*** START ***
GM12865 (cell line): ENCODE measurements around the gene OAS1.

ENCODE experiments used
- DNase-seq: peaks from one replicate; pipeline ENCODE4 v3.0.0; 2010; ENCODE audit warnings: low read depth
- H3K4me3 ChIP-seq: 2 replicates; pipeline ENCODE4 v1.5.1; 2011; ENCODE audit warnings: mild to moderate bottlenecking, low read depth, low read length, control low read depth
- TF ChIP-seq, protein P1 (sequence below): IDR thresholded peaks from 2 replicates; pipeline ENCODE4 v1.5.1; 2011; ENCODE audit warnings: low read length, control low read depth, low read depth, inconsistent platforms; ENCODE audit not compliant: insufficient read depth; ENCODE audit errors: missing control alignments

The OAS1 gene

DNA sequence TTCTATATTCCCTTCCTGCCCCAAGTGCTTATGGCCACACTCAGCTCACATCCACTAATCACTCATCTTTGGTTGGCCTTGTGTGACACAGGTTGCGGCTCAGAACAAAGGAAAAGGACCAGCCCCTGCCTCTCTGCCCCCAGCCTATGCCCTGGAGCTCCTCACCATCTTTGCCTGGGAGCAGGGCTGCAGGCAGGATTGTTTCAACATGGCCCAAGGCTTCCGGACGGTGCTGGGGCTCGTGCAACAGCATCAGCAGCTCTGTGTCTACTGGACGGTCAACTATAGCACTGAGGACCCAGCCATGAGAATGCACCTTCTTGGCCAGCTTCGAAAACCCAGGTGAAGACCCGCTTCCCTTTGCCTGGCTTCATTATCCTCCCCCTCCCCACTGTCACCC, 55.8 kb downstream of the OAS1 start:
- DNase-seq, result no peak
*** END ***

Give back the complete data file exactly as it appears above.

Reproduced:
GM12865 (cell line): ENCODE measurements around the gene OAS1.

ENCODE experiments used
- DNase-seq: peaks from one replicate; pipeline ENCODE4 v3.0.0; 2010; ENCODE audit warnings: low read depth
- H3K4me3 ChIP-seq: 2 replicates; pipeline ENCODE4 v1.5.1; 2011; ENCODE audit warnings: mild to moderate bottlenecking, low read depth, low read length, control low read depth
- TF ChIP-seq, protein P1 (sequence below): IDR thresholded peaks from 2 replicates; pipeline ENCODE4 v1.5.1; 2011; ENCODE audit warnings: low read length, control low read depth, low read depth, inconsistent platforms; ENCODE audit not compliant: insufficient read depth; ENCODE audit errors: missing control alignments

The OAS1 gene

DNA sequence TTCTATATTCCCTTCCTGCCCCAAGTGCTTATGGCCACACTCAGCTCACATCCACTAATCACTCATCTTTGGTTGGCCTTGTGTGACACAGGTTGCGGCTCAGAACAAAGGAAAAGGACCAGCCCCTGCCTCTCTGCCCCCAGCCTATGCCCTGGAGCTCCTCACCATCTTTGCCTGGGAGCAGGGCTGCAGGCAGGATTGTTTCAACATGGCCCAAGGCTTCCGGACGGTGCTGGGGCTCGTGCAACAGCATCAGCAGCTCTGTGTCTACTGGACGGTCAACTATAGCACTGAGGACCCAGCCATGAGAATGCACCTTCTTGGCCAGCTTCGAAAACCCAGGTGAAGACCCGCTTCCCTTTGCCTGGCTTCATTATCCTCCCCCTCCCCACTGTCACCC, 55.8 kb downstream of the OAS1 start:
- DNase-seq, result no peak